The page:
Saturday, October 6, 2018

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Dutchess woman recounts harrowing house fire

Pamela Green-Smith with husband, Heywood Smith

POUGHKEEPSIE – Representatives from the American Red Cross of the Mid-Hudson Valley, Rebuilding Together Dutchess County and Poughkeepsie officials including Mayor Robert Rolison and Fire Chief Mark Johnson convened at the city's Main Street firehouse on Friday to announce the success of their local Home Fire Campaign partnership. The two organizations along with the Poughkeepsie Fire Department have joined forces to deliver lifesaving resources to local residents, teaching them about fire prevention and installing free smoke alarms for those in need.  In his remarks, Rolison said "these partnerships are saving lives."

The mayor, who had served on the board of the American Red Cross at one time, described two incidents in which smoke detectors and fire safety training delivered by the Red Cross and Rebuilding Together resulted in the lives of seven people being saved in Poughkeepsie in 2017. 

One of the success stories comes from a July 2017 fire on Fitchett Street in which five family members were able to escape the blaze due to the advance warning of the smoke detectors that had been installed just one week prior by the Red Cross.

Pamela Green-Smith, one of the fire's five survivors was present to share her experience. The residence had recently undergone major renovations and the detectors were installed the week before.  The day after the remodeling was considered done, a fire started in an upstairs bedroom.  A mattress had caught fire and one of her sons attempted to take the burning bed down the stairs and out the door.  That was a mistake.  The son stumbled on the stairs and the mattress opened up, spreading the flames.  Most of the family had evacuated due to the sounding of the alarms.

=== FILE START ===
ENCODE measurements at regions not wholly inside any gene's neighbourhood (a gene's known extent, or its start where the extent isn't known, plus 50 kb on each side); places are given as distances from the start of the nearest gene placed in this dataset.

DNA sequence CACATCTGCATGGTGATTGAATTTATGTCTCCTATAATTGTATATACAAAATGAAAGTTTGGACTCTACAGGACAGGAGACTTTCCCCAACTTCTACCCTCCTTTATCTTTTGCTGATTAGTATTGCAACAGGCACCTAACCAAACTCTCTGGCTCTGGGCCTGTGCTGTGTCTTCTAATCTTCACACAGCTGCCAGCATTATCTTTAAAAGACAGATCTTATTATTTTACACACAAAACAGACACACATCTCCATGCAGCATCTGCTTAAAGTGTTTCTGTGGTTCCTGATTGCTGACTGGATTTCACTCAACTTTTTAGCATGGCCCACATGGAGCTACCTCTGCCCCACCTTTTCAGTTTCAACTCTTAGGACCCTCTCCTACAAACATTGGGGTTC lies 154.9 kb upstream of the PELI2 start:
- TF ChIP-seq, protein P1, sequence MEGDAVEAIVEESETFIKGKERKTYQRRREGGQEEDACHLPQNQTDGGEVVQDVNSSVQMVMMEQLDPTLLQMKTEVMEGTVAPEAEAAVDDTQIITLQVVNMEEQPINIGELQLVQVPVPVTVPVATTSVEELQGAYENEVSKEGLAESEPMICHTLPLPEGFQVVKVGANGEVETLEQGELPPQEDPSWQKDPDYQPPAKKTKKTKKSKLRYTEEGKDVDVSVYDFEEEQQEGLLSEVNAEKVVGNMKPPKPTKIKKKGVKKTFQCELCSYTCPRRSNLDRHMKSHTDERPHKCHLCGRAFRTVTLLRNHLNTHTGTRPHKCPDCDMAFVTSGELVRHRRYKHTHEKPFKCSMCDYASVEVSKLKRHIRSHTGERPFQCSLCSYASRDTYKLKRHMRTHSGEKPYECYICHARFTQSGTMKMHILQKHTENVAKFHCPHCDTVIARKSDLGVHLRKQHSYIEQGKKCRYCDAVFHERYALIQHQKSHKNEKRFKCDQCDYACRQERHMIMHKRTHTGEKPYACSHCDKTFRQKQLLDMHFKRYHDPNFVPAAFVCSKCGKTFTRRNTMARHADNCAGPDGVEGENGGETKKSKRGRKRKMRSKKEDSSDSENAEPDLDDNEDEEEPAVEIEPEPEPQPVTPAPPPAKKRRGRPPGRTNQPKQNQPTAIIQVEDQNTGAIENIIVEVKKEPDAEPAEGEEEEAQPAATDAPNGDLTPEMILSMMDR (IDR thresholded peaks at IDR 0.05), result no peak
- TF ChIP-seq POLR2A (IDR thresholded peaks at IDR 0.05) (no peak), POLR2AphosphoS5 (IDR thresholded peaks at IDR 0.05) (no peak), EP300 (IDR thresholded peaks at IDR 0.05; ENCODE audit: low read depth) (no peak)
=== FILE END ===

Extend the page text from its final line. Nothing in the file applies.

"The fire moved so fast," said Green-Smith who declared that when her house is restored, there will be no smoking allowed in it.  She continued by asking everyone to check the batteries in their detectors, replacing the device itself every ten years, and investing in a fireproof safe.  "Keep your vital documents in a safe and don't run back into a burning building to try and save things."

Fire Chief Mark Johnson said of modern day fires "today's combustible materials create such a toxic environment that you only have about two minutes to evacuate safely in the event of a fire." 

The chief stressed the need for early warning devices such as smoke detectors along with carbon monoxide detectors in all dwellings.  The chief also said that in the event of a fire, people need to evacuate immediately and call 911 from a safe location.  Do not attempt to extinguish the fire and do not re-enter the burning structure.

National Fire Prevention week begins on October 7th and Christine Boryk, executive director of Rebuilding Together Dutchess County said "home safety and fire preparedness has been part of our work since our founding and is a central component of our efforts to ensure that everyone has access to safe and healthy housing.” She said close to 100 percent of the homes they serve do not have adequate smoke detectors and many have none.  Of the partnership with the Red Cross to rectify the problem Boryk said "together we are saving lives."

Kelly Formoso, executive director of the American Red Cross of the Mid-Hudson Valley said volunteers respond to some 80 home fires a year in the region. “We know how devastating fires can be, especially when they result in tragic losses of life, and we are committed to doing all we can to put an end to such tragedies.”

She said with the help of partners like Rebuilding Together, they have installed more than 2,000 free smoke alarms across Dutchess, Ulster, Greene and Columbia counties to date, and saved at least seven lives in the City of Poughkeepsie.

Individuals seeking fire safety information are encouraged to visit their local firehouse.  For information on the American Red Cross free smoke alarm program, visit www.soundthealarm.org/eny.

 


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